Routine Care: Greater Swiss Mountain Dogs are large, smart dogs with lots of energy, so keep their mind and body active, or they'll get bored.
Grooming: They have low grooming needs. Brush their coat as needed, at least weekly.
Dental: Greater Swiss Mountain Dogs generally have good teeth, and you can keep them perfect by brushing them at least twice a week.
Ear Care: Clean their ears weekly, even as a puppy. Don’t worry—your veterinarian can show you how!
Greater Swiss Mountain Dogs are a large working breed, confident and devoted. They are also a sweet and easy-going family companion.
• An excellent companion, family, or working dog
• Eager to please and responsive to training
• Good watchdog with a loud bark
• Energetic, active, and athletic
• Outgoing and friendly personality
• Trusting and affectionate
• Can be rambunctious and rowdy, especially as a younger dog
• Exhibits signs of separation anxiety if left alone too much
• May have a tendency to bark excessively
• Strong herding instinct can lead to chasing cars and small animals
• Doesn't do well in the heat
• Can be difficult to housetrain
Whether you are considering adding a new Greater Swiss Mountain Dog to your family or you already have one as a companion, it is important for you to know about the genetically linked diseases known to occur more often in this breed. Of course not every Greater Swiss Mountain Dog will have these problems, but research shows your pal is more at risk than other breeds.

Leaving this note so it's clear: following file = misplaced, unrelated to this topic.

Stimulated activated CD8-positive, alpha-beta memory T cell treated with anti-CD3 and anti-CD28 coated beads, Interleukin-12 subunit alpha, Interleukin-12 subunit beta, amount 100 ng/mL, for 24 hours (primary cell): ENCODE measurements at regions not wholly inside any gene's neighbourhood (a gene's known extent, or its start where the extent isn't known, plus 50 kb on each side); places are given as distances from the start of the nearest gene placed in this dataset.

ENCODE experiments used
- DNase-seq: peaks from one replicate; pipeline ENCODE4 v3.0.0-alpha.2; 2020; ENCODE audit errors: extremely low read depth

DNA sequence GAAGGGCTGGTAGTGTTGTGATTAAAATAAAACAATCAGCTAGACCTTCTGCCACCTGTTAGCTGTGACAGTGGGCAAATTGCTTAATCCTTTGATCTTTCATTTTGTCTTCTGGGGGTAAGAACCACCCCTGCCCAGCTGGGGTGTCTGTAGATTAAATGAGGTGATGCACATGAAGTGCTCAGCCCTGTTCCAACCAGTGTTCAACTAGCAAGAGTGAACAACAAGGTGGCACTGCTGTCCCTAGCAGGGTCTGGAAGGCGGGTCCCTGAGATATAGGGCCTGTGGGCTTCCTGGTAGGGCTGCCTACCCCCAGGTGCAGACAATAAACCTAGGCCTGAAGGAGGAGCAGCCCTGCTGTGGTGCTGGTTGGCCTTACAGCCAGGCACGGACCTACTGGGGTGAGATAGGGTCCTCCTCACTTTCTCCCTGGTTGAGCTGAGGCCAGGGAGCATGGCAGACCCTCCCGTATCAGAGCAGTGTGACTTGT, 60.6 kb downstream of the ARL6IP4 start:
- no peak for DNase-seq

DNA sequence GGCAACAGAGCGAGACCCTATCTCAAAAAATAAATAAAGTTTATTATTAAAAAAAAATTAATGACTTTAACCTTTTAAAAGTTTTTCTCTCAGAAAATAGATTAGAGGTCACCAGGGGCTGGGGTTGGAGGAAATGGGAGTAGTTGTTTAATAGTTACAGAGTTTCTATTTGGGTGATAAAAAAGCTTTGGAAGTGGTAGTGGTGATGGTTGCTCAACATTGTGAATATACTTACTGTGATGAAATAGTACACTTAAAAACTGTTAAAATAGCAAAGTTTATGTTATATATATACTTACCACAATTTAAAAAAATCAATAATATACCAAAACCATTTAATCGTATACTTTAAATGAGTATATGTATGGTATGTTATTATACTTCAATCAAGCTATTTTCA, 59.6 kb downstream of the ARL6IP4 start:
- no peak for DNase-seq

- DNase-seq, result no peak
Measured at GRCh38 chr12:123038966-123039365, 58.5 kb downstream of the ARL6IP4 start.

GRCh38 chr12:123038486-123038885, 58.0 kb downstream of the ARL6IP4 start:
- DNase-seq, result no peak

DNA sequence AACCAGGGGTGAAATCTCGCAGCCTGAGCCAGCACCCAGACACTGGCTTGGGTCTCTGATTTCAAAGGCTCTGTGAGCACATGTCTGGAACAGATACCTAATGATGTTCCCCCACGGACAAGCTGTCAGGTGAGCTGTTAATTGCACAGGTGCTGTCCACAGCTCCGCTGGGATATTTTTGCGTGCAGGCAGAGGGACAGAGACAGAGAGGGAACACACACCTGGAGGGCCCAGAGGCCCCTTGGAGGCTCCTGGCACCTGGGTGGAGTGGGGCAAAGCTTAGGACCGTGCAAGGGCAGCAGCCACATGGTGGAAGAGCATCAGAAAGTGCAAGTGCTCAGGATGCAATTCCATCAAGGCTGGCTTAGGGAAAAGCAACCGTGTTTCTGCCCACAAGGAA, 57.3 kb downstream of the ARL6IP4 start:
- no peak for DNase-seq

By exploring the health concerns specific to the Greater Swiss Mountain Dog you will become a knowledgeable and confident pet parent. Be sure to speak with your veterinarian about breed risks every time you visit and educate yourself on the most important signs to watch for at home. They are counting on you to be their health expert.
Some health issues a Greater Swiss Mountain Dog could encounter:
The Greater Swiss Mountain Dog is the oldest and largest of the Swiss working dogs. They were brought to the Alps of Switzerland over 2000 years ago by the Romans. The Swissy is a multipurpose farm dog originally bred to herd cattle, pull carts, and serve as a watchdog. Due to their great strength and size they were nicknamed “the poor man’s horse.” They are a social dog that craves attention from their family and can be dependent on them. The Swissy is gentle with children, happy, and playful.
Consult with a veterinarian if your Greater Swiss Mountain Dog shows signs of the following:
Dry heaving or a large, tight, painful abdomen
Pale gums, labored breathing, weakness, or sudden collapse
Swollen lymph nodes or glands, unexplained weight loss
General reluctance to run or play
Cloudiness to eye lens
Increased blinking, extra tears and squinting
Any abnormal shaking, trembling, or excessive involuntary tremors
Pain or straining to urinate, bloody urine
Urine leakage when sleeping or lying down
Soft, non-painful bulge near the belly button